The most effective way to make changes is to make specific positive requests rather than to make demands or silently hope for what you want.
Specific positive requests:
1. Avoid criticism: The most effective requests have no hint of criticism in them. Instead of “You never call!” you could say, “I would appreciate it…”
2. Invite empathy without being a victim: Effective requests invite the other person to see it from your point of view. “I get worried when you don’t call and I end up not making my own plans.”
3. Make a request not a demand: This allows the other person to decline. “You better call me!” is controlling and degrading, while “I’d appreciate it if you’d call,” enhances mutual respect.
4. Be specific: Rather than generalities such as, “Be considerate!” or “Respect me!” make specific requests, such as “If you call or text me by 5PM, that would be great.”
“It would make me happy if you would call before 5 when you’re going to come home late so that I won’t get worried and put my own plans on hold.”
Understand Motivation, Change Expectations
If he keeps forgetting, then see if you can figure out an alternative, such as texting him, “I haven’t heard from you and I am assuming you’ll be late and am thinking of making other plans for the evening. Let me know.”
If there is no effective alternative, then it’s time to change your expectations. How you do this depends on what you’re willing to live with. This person may be so engrossed in work that it’s difficult to break away to make that phone call. Or perhaps he or she is irresponsible, or simply expects you to be waiting for him or her despite any efforts made on his part.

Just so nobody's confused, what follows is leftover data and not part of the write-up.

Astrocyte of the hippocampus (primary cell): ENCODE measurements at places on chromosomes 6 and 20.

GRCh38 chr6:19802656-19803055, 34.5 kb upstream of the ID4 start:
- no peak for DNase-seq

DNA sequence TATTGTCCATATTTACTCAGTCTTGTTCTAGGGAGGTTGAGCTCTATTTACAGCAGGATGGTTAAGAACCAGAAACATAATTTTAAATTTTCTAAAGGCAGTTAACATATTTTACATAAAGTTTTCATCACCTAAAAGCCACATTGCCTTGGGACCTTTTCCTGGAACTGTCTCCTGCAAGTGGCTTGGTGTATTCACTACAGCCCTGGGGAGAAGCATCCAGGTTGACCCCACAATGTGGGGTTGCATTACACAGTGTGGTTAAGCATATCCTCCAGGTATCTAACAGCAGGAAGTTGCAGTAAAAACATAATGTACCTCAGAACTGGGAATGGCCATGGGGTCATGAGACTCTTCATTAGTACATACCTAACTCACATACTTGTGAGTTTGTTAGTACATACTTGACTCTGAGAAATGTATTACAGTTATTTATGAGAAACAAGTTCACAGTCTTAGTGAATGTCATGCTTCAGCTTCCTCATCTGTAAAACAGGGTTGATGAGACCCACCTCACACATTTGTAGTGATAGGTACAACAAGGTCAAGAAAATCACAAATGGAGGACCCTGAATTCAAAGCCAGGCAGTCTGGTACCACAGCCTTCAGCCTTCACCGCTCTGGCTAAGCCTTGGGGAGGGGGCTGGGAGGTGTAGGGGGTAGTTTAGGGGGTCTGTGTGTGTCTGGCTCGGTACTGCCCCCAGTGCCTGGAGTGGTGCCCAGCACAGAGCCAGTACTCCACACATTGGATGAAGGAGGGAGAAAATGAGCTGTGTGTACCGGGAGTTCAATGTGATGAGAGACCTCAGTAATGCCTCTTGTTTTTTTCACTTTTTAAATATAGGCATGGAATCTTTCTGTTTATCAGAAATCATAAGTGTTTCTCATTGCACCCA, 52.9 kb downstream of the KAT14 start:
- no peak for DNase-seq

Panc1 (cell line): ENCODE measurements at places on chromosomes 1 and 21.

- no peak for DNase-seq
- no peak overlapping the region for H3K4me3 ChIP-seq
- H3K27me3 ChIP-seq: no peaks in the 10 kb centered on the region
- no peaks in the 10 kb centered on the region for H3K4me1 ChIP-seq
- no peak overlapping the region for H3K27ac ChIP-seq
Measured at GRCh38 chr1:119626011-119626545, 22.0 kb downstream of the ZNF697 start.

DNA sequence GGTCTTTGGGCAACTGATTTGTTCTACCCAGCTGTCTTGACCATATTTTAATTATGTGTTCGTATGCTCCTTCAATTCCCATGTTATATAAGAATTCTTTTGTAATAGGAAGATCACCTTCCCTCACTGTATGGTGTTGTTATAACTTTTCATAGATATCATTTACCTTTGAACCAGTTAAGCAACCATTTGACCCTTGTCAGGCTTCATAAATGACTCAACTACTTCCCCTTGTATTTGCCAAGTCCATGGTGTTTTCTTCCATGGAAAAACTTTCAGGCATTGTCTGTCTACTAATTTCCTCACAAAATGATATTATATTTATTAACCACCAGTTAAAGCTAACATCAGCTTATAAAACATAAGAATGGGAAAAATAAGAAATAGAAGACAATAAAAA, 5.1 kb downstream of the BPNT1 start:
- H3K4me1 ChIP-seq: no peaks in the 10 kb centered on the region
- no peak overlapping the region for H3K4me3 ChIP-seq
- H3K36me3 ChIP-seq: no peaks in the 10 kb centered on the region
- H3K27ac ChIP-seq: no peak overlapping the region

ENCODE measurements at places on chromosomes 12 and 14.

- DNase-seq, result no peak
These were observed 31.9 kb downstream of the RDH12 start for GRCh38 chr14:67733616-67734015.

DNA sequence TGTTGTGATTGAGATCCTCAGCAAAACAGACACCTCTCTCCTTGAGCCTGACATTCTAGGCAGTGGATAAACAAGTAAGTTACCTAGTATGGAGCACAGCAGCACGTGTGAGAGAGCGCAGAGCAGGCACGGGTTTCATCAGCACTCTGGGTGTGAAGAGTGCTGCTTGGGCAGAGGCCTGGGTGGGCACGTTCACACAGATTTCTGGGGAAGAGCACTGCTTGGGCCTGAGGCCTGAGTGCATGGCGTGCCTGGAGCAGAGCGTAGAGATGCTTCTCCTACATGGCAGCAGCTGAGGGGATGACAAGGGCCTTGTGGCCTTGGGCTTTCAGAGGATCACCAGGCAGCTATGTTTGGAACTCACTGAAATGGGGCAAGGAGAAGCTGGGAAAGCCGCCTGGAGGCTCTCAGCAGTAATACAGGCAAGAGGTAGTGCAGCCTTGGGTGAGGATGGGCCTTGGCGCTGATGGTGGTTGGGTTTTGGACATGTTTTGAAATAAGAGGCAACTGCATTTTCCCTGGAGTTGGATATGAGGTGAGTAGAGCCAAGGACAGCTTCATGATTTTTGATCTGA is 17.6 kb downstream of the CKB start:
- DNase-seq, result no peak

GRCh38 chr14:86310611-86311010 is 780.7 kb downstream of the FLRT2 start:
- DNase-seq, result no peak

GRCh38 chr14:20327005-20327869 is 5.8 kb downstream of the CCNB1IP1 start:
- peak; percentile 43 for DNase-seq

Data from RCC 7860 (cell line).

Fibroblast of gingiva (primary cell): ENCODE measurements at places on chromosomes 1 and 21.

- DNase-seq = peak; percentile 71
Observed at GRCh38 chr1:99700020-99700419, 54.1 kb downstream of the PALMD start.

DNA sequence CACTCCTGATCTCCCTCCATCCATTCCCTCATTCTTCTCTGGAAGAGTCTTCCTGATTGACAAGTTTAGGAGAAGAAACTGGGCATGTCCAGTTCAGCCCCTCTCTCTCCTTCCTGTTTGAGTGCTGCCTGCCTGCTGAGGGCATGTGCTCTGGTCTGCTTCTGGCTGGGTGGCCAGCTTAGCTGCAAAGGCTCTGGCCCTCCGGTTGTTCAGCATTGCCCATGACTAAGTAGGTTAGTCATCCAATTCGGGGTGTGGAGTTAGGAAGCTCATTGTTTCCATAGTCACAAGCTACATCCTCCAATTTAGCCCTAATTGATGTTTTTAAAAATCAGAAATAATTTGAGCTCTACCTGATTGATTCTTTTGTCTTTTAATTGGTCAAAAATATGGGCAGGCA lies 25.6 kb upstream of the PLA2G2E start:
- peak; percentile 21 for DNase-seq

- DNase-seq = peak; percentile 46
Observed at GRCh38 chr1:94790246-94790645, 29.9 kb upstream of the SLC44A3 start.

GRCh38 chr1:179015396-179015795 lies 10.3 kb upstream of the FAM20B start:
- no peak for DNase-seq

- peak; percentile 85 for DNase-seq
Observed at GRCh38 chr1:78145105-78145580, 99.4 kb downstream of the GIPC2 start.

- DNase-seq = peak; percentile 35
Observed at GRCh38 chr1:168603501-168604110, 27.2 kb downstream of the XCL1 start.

Change your Actions
If you decide to stay with him despite this flaw (everyone has some flaws,) you might structure your own life differently so that you won’t feel that you are constantly in limbo. You may decide to make your own plans and go out or meet with others rather than stay up and wait. You will feel less resentment, and he will wonder where you are, or at least miss you until you come home. That may just change his behavior.
It also creates a bit of a consequence when he doesn’t call. Note that a natural consequence is very different from punishment motivated by spite.
Avoid being a doormat — it is not manipulation.
You might view making other plans when he doesn’t call as a game, but it is not. It is a way to avoid falling into a doormat relationship dynamic, which gets worse with waiting, yearning, and pleading, but improves when you move forward with your own life, friends, and interests. If you don’t want to be treated like a doormat, don’t act like one. As a consequence your partner might pay attention and, if not, your life will improve anyway.
If you feel this is too manipulative, there’s no reason not to be completely honest about your intentions. You could simply explain that you worry and resent him when you wait for him to come home and don’t get a call. It’s easier for you to go out and stop waiting.
There’s no need to become angry or barn sour, like a horse who wants to stay in the barn to brood. It’s always good to start with discussions, but follow through with actions. If you are still deeply disappointed, you can make further changes in your expectations and life. It’s your life to live.
by Alison Poulsen, PhD